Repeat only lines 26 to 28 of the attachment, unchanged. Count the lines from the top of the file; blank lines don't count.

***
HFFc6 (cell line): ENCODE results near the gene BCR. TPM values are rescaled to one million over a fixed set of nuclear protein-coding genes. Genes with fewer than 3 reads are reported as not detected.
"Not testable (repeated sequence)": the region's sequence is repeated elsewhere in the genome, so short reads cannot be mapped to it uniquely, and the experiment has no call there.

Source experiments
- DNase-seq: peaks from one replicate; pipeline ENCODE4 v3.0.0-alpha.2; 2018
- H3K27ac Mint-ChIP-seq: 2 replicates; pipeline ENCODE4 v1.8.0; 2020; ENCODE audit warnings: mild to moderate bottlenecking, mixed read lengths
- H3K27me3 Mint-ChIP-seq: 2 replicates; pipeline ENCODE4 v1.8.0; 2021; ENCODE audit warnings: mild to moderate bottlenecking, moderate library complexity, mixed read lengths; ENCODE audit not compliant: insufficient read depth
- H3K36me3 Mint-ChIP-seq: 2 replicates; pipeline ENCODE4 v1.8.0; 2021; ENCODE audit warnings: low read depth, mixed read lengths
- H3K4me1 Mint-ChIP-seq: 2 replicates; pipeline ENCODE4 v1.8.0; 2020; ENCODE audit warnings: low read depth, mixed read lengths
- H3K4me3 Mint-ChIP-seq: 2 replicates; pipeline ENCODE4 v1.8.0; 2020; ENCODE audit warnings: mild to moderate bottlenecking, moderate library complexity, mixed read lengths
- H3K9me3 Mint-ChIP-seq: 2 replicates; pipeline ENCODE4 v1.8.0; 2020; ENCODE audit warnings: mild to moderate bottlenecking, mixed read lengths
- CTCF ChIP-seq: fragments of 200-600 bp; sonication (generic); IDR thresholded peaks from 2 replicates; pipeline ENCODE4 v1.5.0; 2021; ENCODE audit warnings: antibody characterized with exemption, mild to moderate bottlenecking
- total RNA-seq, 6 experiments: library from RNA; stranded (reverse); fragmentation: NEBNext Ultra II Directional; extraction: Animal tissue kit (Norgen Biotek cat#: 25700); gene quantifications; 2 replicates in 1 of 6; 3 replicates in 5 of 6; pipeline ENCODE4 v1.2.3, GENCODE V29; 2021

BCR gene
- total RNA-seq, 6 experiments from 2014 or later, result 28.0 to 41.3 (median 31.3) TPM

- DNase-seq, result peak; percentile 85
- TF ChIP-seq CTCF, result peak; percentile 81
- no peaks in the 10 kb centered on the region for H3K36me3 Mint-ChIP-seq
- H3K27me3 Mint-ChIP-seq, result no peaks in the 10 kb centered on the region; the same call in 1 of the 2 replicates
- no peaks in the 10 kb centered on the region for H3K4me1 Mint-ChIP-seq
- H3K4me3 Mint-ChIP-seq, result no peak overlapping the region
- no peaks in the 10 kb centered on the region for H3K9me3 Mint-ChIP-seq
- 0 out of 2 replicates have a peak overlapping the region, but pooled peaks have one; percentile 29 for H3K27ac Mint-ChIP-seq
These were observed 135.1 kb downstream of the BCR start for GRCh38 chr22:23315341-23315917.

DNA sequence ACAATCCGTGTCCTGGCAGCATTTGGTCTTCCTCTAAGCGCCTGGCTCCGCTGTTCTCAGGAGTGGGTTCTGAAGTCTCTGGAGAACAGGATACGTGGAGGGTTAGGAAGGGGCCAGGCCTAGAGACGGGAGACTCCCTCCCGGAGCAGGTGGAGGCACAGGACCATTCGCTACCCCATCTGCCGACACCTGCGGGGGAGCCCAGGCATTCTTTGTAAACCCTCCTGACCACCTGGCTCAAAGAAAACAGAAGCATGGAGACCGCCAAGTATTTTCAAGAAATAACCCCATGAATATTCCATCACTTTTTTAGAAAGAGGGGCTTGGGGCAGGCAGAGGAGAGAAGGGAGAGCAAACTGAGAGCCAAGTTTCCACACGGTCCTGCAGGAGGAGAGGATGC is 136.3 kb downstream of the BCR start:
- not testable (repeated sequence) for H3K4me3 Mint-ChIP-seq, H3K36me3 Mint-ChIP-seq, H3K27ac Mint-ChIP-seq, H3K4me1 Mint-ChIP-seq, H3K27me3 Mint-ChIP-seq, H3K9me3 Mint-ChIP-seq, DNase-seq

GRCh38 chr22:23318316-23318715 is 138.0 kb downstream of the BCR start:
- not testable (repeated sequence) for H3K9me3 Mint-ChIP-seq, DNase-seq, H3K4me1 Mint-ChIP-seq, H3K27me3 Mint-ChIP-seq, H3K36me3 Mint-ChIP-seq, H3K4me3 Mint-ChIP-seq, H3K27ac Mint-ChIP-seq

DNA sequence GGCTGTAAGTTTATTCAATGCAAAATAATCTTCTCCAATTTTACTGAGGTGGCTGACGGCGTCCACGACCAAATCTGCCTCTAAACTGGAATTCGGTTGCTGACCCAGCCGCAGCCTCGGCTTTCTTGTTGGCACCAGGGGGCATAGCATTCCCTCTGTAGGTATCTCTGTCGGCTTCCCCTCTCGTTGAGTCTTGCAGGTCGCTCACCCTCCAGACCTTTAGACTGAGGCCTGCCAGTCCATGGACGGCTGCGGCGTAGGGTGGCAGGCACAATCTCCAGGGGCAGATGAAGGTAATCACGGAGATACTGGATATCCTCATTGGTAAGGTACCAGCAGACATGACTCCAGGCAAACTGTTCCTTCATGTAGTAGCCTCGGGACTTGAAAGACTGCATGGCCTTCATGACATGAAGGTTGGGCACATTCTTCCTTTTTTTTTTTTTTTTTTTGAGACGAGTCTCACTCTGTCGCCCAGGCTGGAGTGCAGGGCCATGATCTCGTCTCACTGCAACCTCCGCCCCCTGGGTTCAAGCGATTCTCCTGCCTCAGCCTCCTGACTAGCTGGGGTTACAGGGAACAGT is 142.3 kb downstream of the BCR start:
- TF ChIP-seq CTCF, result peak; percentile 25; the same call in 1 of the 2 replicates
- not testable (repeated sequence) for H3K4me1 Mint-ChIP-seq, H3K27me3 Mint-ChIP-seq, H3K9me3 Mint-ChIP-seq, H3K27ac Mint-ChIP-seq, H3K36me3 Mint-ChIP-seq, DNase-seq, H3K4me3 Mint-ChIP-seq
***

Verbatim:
GRCh38 chr22:23318316-23318715 is 138.0 kb downstream of the BCR start:
- not testable (repeated sequence) for H3K9me3 Mint-ChIP-seq, DNase-seq, H3K4me1 Mint-ChIP-seq, H3K27me3 Mint-ChIP-seq, H3K36me3 Mint-ChIP-seq, H3K4me3 Mint-ChIP-seq, H3K27ac Mint-ChIP-seq

DNA sequence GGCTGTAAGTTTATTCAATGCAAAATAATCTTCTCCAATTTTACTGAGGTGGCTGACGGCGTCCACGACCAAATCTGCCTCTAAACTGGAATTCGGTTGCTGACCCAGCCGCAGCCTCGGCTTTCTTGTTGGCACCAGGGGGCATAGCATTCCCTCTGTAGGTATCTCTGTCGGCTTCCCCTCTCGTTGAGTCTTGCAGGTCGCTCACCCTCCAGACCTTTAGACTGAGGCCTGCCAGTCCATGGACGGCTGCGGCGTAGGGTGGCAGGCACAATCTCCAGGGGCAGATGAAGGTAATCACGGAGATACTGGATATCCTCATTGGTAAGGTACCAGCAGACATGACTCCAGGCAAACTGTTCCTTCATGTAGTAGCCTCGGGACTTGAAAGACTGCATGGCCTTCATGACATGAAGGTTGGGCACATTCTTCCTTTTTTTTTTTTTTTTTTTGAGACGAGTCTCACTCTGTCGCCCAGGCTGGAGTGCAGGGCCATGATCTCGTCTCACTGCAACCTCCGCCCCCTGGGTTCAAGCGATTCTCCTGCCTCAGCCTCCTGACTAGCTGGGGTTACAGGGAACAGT is 142.3 kb downstream of the BCR start: